Commentary / World

The U.K.'s giant delusion of sovereign control

by David Howell

As the British struggle to choose a new prime minister and, in effect, a new government team, a huge delusion runs through much of the media comment and public debate.

This is quite simply that, whether Britain leaves the European Union with an agreed deal, with the “no-deal” (which in fact means with a string of issue-specific arrangements and mini-deals) or just stays in the EU, some kind of new sovereign control can be gained over its laws and government that will change things beneficially. We must “regain self-government,” goes the cry.

The delusion is fed by numerous examples of poorly judged and EU-inspired overregulation, as well as by the irritating superiority of EU law in British courts. It is fueled by tiresome and cumbersome procedures that a club of 28 countries has to go through to reach decisions and by the often perverse rulings of the European Court of Justice and the European Court of Human Rights. Ironically,the latter in reality has nothing to do with the EU, and will still be there, leave or remain, although few commentators bother to explain that.

Indeed, this last point illustrates the great delusion with crystal clarity. In today’s deeply interdependent world, the whole idea embodied in such ringing metaphors as “taking control,” “making our own laws” and “getting our country back” is fundamentally, intellectually and factually flawed.

Laws and institutions that have no connection with EU membership are expanding across the planet daily. They are part of the rules-based order that now stands between all of us and international anarchy. Almost every law passed in an open nation has to take constant account of both other countries’ laws and of higher agreed legal frameworks. No man is an island and no island (in this case the United Kingdom) is an island. A binding weave of behavior at every level shapes almost every aspect of ordered daily life and its governing laws. It will continue to do so whatever Britain’s relationship with other trade blocs, networks or neighborhood communities. Brexit will make only a marginal difference. The world of pure sovereign control has gone forever.

Today almost everything has its international dimension, whether it is food, diet, water, energy, lifestyles, birth, marriage, relationships, death, school, health, leisure, traffic and transport, skills, training, sport, policing, crime or the very air we breathe.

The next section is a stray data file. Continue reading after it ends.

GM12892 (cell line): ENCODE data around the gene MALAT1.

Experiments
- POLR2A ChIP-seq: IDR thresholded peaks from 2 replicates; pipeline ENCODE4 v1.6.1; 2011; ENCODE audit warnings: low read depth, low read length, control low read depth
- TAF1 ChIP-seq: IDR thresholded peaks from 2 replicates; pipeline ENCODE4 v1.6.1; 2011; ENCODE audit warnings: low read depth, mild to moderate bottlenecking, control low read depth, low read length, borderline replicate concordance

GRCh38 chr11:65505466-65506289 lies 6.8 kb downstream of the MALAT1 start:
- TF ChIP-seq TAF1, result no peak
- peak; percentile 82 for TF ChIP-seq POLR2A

To every major issue of the 21st century — the march of technology, climate and environment, ethnicity, terrorism and crime in the streets, political alienation, unstable hyper-capitalism,ecological disaster or the rise of illiberalism — national governments acting alone have no answer. All progress has to be by agreement and cooperation with other parties and other nations.

Pity, therefore, the new British prime minister. He will have first to be a master of illusion and perform the seemingly impossible trick of extracting Britain from the EU. Then he will have patiently to explain that his powers are far more limited than the media or the public clamor begins to comprehend.

Woolly-headed media inquisitors keep asking the two rivals — Boris Johnson and Jeremy Hunt — to guarantee that Brexit will take place by Oct. 31, regardless of what arrangements have been reached. Neither have the power to give such a guarantee. That will be up to Parliament, where their Conservative Party has no majority.

Then the winner will have to reveal that unless Britain is attempting to become a kind of hermit kingdom, life will continue to be governed by a network web of international rules and procedures not very different from what went before.

Hardest of all will be to explain that both national identity and local identity, for which greater recognition is so loudly demanded, actually rest on conformity with the international and globalized context and its unavoidable disciplines. Some of these may have a less European and more global flavor, some will be just as intrusive or more so.

This is grand paradox of the digitalized, globalized age. The instant communication and unparalleled connectivity that most of the human race now demand, and that the giant platforms bestriding the globe now deliver, has created a contradictory puzzle. More independence depends on growing interdependence. The growing populist nationalism and localism increasingly craved almost everywhere is driven and enabled by the same forces that are globalizing and homogenizing humanity. The demand for being “us,” for having control, only has substance if it goes hand in hand with acceptance of the woven reality of higher rules and controls that are just managing to hold the modern world together.

Complicated? Very. Counterintuitive? Yes. Almost impossible to get over in an age of polarized simplicities and media exaggeration? Certainly.

Yet somehow the message must be persuasively conveyed and made acceptable if stable government is to be delivered, outrage assuaged and society to remain governable. Shortly a new British prime minister is about to discover whether the task is possible.

David Howell is a Conservative politician, journalist and economic consultant. He is chairman of the House of Lords International Relations.